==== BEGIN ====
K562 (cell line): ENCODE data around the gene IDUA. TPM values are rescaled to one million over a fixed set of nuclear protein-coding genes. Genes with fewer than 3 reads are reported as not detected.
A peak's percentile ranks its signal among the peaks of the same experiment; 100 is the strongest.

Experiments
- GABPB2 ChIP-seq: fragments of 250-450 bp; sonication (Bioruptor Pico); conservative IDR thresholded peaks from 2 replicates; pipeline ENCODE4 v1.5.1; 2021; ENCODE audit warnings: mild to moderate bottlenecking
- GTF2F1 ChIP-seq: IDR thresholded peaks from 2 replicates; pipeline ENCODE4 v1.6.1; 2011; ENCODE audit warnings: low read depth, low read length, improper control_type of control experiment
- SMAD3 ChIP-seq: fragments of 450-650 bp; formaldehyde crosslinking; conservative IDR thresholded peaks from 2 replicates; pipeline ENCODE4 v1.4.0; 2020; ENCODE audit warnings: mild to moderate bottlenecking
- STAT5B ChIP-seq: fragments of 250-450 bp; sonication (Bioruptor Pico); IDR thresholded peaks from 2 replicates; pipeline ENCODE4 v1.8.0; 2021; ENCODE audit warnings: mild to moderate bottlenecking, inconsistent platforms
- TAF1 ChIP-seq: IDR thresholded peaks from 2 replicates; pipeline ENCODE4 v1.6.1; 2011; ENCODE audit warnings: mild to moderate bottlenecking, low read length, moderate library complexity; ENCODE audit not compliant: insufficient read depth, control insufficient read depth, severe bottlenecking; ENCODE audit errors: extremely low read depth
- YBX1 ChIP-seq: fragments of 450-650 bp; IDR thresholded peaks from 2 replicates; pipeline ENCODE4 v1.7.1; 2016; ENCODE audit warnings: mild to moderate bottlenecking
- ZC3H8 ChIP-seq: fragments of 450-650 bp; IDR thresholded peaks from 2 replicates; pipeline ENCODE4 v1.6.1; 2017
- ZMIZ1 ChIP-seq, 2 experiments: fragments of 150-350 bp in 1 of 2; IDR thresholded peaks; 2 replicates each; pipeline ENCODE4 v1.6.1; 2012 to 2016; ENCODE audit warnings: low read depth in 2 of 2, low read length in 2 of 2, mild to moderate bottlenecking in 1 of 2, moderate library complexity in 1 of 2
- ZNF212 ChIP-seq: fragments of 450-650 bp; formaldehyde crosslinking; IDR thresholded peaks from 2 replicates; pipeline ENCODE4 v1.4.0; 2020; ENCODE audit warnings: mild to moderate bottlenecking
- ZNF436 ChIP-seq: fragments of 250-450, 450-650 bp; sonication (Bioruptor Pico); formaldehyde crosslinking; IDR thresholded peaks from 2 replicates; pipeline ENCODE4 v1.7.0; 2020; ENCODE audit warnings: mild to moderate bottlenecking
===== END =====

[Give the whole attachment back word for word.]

K562 (cell line): ENCODE data around the gene IDUA. TPM values are rescaled to one million over a fixed set of nuclear protein-coding genes. Genes with fewer than 3 reads are reported as not detected.
A peak's percentile ranks its signal among the peaks of the same experiment; 100 is the strongest.

Experiments
- GABPB2 ChIP-seq: fragments of 250-450 bp; sonication (Bioruptor Pico); conservative IDR thresholded peaks from 2 replicates; pipeline ENCODE4 v1.5.1; 2021; ENCODE audit warnings: mild to moderate bottlenecking
- GTF2F1 ChIP-seq: IDR thresholded peaks from 2 replicates; pipeline ENCODE4 v1.6.1; 2011; ENCODE audit warnings: low read depth, low read length, improper control_type of control experiment
- SMAD3 ChIP-seq: fragments of 450-650 bp; formaldehyde crosslinking; conservative IDR thresholded peaks from 2 replicates; pipeline ENCODE4 v1.4.0; 2020; ENCODE audit warnings: mild to moderate bottlenecking
- STAT5B ChIP-seq: fragments of 250-450 bp; sonication (Bioruptor Pico); IDR thresholded peaks from 2 replicates; pipeline ENCODE4 v1.8.0; 2021; ENCODE audit warnings: mild to moderate bottlenecking, inconsistent platforms
- TAF1 ChIP-seq: IDR thresholded peaks from 2 replicates; pipeline ENCODE4 v1.6.1; 2011; ENCODE audit warnings: mild to moderate bottlenecking, low read length, moderate library complexity; ENCODE audit not compliant: insufficient read depth, control insufficient read depth, severe bottlenecking; ENCODE audit errors: extremely low read depth
- YBX1 ChIP-seq: fragments of 450-650 bp; IDR thresholded peaks from 2 replicates; pipeline ENCODE4 v1.7.1; 2016; ENCODE audit warnings: mild to moderate bottlenecking
- ZC3H8 ChIP-seq: fragments of 450-650 bp; IDR thresholded peaks from 2 replicates; pipeline ENCODE4 v1.6.1; 2017
- ZMIZ1 ChIP-seq, 2 experiments: fragments of 150-350 bp in 1 of 2; IDR thresholded peaks; 2 replicates each; pipeline ENCODE4 v1.6.1; 2012 to 2016; ENCODE audit warnings: low read depth in 2 of 2, low read length in 2 of 2, mild to moderate bottlenecking in 1 of 2, moderate library complexity in 1 of 2
- ZNF212 ChIP-seq: fragments of 450-650 bp; formaldehyde crosslinking; IDR thresholded peaks from 2 replicates; pipeline ENCODE4 v1.4.0; 2020; ENCODE audit warnings: mild to moderate bottlenecking
- ZNF436 ChIP-seq: fragments of 250-450, 450-650 bp; sonication (Bioruptor Pico); formaldehyde crosslinking; IDR thresholded peaks from 2 replicates; pipeline ENCODE4 v1.7.0; 2020; ENCODE audit warnings: mild to moderate bottlenecking